What is the proof that $\sqrt{a} \cdot \sqrt{b} = \sqrt{a \cdot b}$ for $a,~ b > 0$?

I am having trouble understanding why the square root identity only applies to when a and b are greater than 0.

Is there a proof to the square root identity and that it only holds when a & b > 0?

In other words, what are the special attributes of negative numbers that cause this identity to break down?

• Consider $$1 = \sqrt{1} = \sqrt{-1\cdot-1} = \sqrt{-1}\cdot\sqrt{-1} = -1$$ The restriction is necessary. Commented Nov 13, 2016 at 5:35
• One can consider the case when $a,b>0$. It is not a must. In fact $\sqrt{0}\cdot\sqrt{b}=\sqrt{0\cdot b}$. Commented Nov 13, 2016 at 5:39
• Of course the restriction is necessary, but I do not understand why this identity breaks down when a and B are less than 0. Commented Nov 13, 2016 at 5:40
• @DanielV If you don't restrict to the positive square root the square root is multi-valued anyway, i.e., $(\pm \sqrt{a})\cdot (\pm \sqrt{b}) =(\pm \sqrt{ab})$. Commented Nov 13, 2016 at 5:42
• For $c,d >0$:$\sqrt{-c}\cdot \sqrt{-d}=i\sqrt c\cdot i\sqrt d=\color{blue}{-\sqrt{c\cdot d}}$ and $\sqrt{(-c)\cdot (-d)}=\color{blue}{ \sqrt{c \cdot d}}$ Commented Nov 13, 2016 at 5:43

Let $a,b\ge0$. Then

$$(\sqrt a\sqrt b)^2=(\sqrt a)^2 (\sqrt b)^2 = ab$$ $$\sqrt{ab}^2=ab$$

It only holds only when $a,b\ge0$ because $\sqrt x$ is defined for $x\in [0,\infty)$.

• What about $a=0$ or $b=0$? Commented Nov 13, 2016 at 6:26
• @Tobias Thanks. Commented Nov 13, 2016 at 14:21

Note that

$(1)$ Both sides of the equation are non-negative.

$(2)$ The square of both sides is the same.

One can show that every non-negative real number has a unique non-negative square root using the intermediate value theorem.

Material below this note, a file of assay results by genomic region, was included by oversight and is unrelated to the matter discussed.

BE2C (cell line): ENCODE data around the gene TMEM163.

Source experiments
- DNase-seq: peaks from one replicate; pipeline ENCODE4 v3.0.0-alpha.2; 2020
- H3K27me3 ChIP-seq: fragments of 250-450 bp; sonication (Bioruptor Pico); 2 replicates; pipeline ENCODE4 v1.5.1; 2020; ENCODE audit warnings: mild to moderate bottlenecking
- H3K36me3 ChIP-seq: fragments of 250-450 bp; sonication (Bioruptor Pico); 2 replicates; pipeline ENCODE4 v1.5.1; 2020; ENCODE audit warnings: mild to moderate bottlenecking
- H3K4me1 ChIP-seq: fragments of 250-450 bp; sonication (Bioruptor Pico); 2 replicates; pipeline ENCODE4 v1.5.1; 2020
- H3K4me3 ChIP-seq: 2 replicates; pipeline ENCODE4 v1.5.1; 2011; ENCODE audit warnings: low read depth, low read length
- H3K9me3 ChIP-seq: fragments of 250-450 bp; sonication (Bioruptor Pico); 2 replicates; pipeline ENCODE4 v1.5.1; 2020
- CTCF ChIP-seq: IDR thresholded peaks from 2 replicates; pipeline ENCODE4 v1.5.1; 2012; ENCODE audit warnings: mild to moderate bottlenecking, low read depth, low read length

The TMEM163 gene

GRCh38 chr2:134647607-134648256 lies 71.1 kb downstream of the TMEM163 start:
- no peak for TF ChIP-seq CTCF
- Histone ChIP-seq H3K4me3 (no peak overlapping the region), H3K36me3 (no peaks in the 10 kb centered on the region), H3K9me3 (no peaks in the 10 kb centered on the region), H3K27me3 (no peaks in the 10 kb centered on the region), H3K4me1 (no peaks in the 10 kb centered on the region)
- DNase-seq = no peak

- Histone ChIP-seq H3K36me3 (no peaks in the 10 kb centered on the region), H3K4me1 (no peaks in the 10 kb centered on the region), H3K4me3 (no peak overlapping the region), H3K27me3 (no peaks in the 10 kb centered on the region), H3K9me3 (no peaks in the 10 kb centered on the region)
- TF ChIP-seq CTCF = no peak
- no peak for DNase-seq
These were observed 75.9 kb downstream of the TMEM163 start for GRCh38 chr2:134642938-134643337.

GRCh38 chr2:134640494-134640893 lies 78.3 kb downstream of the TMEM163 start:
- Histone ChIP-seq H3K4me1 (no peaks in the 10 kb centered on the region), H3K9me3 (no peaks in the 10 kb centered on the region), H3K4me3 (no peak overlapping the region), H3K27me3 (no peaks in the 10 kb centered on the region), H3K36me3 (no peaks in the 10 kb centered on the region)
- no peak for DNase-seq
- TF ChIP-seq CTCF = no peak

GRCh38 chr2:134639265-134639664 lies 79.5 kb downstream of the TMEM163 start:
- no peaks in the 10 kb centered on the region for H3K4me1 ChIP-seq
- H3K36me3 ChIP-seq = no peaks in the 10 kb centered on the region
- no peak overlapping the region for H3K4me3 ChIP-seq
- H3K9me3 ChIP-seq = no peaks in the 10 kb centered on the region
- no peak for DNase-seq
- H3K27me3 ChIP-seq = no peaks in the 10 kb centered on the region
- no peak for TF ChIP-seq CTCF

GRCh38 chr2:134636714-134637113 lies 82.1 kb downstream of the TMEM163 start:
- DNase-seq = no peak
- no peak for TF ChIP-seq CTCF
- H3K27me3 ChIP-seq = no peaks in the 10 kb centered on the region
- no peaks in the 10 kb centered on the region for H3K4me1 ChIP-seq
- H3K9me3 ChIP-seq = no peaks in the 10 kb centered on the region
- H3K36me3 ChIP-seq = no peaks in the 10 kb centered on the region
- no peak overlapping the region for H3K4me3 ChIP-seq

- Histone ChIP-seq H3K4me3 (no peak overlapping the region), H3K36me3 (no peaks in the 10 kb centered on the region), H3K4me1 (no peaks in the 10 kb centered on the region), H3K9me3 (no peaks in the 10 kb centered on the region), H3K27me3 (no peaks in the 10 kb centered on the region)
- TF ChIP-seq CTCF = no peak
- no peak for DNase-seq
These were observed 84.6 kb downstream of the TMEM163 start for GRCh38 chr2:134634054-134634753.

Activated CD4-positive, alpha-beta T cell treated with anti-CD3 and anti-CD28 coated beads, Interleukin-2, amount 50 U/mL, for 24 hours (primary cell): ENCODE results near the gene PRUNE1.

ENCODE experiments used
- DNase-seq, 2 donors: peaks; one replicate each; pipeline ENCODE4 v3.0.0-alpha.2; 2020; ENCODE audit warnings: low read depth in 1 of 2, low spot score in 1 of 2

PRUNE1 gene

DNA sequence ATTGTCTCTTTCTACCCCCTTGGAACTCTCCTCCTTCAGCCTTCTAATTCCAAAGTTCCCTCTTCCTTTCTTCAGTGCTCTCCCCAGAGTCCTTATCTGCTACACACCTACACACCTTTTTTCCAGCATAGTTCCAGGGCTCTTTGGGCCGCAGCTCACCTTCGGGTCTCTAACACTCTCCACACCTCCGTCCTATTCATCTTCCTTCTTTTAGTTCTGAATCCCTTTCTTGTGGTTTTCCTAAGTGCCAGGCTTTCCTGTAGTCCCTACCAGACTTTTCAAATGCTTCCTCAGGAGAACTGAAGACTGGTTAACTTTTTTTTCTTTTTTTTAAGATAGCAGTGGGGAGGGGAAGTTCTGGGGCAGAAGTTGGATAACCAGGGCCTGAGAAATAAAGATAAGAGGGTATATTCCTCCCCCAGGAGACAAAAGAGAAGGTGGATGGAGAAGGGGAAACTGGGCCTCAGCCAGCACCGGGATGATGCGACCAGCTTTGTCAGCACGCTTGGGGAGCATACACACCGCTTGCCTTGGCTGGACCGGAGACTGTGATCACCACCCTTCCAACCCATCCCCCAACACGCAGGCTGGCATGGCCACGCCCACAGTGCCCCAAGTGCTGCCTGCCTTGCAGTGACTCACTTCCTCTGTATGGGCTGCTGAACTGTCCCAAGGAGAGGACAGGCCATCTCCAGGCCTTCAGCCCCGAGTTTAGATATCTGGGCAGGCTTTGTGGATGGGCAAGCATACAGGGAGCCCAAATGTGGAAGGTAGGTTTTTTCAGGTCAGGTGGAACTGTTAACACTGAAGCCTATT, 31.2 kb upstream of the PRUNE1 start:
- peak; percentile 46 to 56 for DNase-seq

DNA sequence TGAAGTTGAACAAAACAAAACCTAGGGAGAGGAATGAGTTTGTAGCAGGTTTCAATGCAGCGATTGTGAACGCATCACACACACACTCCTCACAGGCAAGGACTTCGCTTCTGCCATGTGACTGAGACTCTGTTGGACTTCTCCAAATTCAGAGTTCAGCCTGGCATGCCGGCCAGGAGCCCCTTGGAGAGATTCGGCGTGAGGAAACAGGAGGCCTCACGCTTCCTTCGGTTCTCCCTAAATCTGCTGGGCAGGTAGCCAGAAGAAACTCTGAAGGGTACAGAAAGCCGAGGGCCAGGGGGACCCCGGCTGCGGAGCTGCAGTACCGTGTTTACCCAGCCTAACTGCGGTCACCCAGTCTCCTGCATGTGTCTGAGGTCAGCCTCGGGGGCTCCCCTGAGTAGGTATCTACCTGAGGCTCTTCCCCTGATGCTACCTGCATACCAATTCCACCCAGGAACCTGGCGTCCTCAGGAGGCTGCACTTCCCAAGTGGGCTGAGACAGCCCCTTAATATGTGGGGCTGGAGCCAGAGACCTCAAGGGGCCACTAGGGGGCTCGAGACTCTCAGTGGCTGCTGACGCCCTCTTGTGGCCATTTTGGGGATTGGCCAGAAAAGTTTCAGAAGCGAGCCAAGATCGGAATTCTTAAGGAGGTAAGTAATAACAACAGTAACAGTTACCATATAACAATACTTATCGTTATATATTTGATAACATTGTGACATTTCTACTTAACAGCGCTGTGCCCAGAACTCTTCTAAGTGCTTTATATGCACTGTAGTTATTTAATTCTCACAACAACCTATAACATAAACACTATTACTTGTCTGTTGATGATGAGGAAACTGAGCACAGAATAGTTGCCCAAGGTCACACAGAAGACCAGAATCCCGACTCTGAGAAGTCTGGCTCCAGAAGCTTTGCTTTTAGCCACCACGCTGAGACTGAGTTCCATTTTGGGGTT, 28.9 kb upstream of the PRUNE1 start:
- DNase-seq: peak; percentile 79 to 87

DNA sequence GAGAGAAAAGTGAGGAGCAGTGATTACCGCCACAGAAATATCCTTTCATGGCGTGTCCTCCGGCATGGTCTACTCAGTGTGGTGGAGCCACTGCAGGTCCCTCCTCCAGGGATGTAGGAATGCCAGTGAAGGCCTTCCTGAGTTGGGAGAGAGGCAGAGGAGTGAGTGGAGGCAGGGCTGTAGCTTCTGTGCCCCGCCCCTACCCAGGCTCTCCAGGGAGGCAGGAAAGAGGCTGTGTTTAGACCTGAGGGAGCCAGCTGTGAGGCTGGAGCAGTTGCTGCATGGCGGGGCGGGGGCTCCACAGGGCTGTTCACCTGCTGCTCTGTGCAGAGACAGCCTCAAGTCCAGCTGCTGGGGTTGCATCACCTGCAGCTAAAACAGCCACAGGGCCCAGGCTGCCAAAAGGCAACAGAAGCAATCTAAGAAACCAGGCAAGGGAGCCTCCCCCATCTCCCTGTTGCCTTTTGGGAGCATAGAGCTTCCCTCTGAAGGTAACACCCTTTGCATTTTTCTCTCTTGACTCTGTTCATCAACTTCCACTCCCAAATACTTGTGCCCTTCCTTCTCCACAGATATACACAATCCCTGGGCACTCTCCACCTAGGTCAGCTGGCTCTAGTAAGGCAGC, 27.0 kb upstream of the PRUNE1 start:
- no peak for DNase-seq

If $a,b < 0$, then it's patently false, since $i^2 = -1 \neq \sqrt{1}$.

First, suppose we know that $$x^2 = y^2.$$ From this we can conclude $$x = \pm y.\tag{\star}$$

If we know that both $x$ and $y$ are positive, we can do a little better: $$x=y.$$

(This is the crucial step. Make sure you understand it before going on.)

Now, suppose we want to show that $\sqrt a\sqrt b = \sqrt{ab}$. The squares of $\sqrt a\sqrt b$ and $\sqrt{ab}$ are equal (both squares are $ab$), so by $(\star)$ we know that $$\sqrt a\sqrt b = \pm\sqrt{ab}.$$

And if we knew that both sides were positive, we could do better: $$\sqrt a \sqrt b = \sqrt{ab}.$$

If $a$ and $b$ are positive, then we do know that both sides are positive, because when $x$ is positive $\sqrt x$ is defined to be a positive number, specifically the unique positive number whose square is $x$.

But if $x$ is negative (or complex), the meaning of $\sqrt x$ changes subtly, and is harder to pin down. Every number (except 0) has not one but two square roots, and when $x$ is negative we can't pick out the one we want by saying we want the positive one, because neither one is positive.

If $a$ or $b$ might be negative, then we can still say $$\sqrt a \sqrt b = \pm \sqrt{ab}$$ but we can't take that extra step to get rid of the $\pm$ sign.

You might ask why we couldn't find some way to extend the notion of “positive square root” when $x$ is negative or complex. Say for example we agree to always take the one whose imaginary part is positive, so that $\sqrt{-1}$ always means $i$ and never $-i$. We can do this, but it still doesn't get us what we want, because now we lose the property that the product of two positive numbers is positive! For example, we've just agreed to say that $i$ is positive, but the product $i\cdot i$ of two positive numbers is $-1$ which is not positive. So we still can't conclude that $\sqrt a\sqrt b$ and $\sqrt {ab}$ are both positive, and therefore we can't conclude that they are equal.